Effects of Targeted Chemotherapy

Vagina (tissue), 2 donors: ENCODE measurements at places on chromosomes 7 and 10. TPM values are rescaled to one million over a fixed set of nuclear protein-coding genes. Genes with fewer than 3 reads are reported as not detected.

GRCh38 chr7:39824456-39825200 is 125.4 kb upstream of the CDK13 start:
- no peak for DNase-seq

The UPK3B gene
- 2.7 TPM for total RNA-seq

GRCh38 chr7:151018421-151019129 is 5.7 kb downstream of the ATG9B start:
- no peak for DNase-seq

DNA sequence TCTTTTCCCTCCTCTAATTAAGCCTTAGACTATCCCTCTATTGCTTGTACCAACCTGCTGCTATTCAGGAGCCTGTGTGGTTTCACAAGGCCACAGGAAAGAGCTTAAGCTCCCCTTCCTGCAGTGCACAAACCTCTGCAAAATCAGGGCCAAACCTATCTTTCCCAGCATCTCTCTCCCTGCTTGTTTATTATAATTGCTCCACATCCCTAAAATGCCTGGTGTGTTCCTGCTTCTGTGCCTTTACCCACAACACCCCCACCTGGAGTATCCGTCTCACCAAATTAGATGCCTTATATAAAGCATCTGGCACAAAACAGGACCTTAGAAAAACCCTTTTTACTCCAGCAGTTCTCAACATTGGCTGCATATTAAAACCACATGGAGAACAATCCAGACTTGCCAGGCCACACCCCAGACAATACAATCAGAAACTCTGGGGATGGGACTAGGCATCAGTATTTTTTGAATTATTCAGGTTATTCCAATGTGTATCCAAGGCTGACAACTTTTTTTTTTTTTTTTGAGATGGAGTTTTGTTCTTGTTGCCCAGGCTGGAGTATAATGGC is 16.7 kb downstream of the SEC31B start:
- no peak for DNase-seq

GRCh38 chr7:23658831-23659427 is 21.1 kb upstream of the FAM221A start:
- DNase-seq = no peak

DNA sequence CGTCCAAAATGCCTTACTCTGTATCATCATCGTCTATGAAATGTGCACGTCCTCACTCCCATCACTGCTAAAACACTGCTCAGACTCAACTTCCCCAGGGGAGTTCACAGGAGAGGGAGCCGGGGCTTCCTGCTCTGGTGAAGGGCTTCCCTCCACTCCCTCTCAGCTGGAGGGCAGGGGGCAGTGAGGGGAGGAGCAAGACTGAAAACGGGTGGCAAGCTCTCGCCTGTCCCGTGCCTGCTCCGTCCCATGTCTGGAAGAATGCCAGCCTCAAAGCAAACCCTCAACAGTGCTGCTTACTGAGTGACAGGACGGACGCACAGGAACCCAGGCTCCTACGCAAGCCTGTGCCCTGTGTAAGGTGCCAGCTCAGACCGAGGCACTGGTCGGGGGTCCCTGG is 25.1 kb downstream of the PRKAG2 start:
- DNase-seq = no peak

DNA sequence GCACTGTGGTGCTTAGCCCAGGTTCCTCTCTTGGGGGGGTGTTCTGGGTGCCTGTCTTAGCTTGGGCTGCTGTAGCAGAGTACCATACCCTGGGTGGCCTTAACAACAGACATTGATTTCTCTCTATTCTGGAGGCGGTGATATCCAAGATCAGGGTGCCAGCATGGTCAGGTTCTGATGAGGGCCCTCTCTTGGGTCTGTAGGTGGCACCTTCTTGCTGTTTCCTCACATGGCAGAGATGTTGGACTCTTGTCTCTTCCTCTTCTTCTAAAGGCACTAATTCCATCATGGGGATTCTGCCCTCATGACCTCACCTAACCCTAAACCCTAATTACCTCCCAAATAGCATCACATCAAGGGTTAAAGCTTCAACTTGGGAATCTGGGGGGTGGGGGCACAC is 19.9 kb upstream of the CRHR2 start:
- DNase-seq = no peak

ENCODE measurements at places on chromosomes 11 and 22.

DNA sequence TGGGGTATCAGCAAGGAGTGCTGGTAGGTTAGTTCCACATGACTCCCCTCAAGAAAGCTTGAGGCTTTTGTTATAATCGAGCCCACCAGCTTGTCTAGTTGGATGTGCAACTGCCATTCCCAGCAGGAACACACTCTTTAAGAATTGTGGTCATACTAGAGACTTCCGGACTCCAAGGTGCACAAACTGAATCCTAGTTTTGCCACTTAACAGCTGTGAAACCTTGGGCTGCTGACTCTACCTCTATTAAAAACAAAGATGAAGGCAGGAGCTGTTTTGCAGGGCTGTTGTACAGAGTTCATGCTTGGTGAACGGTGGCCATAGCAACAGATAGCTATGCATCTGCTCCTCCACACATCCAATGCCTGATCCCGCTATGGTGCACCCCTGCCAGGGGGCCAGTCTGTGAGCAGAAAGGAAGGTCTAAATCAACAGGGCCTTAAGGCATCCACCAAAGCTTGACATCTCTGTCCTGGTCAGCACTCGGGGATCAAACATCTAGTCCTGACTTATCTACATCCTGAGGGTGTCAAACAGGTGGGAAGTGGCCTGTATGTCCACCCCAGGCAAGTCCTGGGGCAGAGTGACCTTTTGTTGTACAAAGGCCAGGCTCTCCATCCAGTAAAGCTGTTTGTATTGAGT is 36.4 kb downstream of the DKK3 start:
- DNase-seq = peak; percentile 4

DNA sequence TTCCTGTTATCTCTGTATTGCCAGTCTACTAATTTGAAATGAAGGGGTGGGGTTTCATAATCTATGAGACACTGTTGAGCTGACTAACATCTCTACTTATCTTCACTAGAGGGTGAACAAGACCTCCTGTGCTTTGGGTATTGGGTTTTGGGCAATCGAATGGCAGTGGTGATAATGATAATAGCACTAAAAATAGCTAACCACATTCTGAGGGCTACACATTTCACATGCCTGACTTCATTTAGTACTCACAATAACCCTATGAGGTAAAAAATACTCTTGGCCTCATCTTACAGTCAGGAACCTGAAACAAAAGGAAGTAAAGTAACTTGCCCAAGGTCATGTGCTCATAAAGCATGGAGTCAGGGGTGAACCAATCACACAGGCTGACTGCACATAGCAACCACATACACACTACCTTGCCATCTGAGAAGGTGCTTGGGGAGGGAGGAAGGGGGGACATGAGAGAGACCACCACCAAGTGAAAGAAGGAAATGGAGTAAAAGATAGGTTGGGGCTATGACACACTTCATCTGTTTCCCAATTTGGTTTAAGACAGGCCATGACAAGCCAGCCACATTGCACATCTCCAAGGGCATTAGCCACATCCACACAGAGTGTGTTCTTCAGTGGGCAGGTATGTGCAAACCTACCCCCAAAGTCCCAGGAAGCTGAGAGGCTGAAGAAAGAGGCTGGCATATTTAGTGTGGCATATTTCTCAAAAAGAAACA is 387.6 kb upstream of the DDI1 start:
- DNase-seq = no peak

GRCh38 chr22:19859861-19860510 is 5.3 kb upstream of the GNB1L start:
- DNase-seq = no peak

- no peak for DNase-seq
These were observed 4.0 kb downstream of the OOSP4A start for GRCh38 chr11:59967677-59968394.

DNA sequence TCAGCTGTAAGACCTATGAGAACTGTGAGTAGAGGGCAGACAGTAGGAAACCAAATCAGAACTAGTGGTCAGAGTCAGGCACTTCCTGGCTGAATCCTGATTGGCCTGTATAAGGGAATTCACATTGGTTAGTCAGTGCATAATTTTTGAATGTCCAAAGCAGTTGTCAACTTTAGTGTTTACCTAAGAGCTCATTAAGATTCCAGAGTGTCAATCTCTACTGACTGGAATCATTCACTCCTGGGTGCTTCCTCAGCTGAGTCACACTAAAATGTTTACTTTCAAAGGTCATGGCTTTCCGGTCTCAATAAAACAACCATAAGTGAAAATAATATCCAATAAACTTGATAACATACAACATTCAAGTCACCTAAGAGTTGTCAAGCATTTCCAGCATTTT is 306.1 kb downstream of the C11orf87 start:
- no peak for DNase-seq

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The Methods Behind Targeted Chemotherapy Emily A. Abstract The use of the drug Cisplatin through the method of isolated infusion is the ideal use of targeted chemotherapy. Cisplatin works by molecularly targeting the guanine base in DNA, but if it were given through a general IV it would bond with all cells with guanine bases and not exclusively the cancerous cells. Therefore when the drug is administered through isolated infusion (a form of targeted delivery) it will only affect the ‘isolated’ cancerous area. This method of chemotherapy is controversial because if the procedure is not properly conducted the Cisplatin will spread and healthy organ systems could be destroyed. Yet the benefits outweigh the risks by far because if the procedure is done correctly all the cancerous cells in that isolated area will be eliminated entirely. Keywords: Targeted Chemotherapy, molecular targeting, isolated infusion, Cisplatin, angiogenesis, alkylating antineoplastic agent Chemotherapy is the therapeutic use of chemical compounds for the treatment of cancerous diseases. Normally chemotherapeutic drugs are given intravenously in low dosages over large periods of time, this is called an antineoplastic drug regimen. Antineoplastic drug regiments do work to terminate the quickly dividing tumorous cells, but unfortunately this method also kills normal, healthy cells found in the many soft tissues in the human body and can cause significant damage to healthy organ systems. Instead medical researchers have developed targeted chemotherapy to better treat cancer without damaging healthy sections of the body. These methods include isolated infusion and targeted delivery mechanisms. Because scientists often call these molecules “molecular targets”, targeted cancer therapies are sometimes called molecularly targeted drugs (Avendano, C). Although controversial because of the

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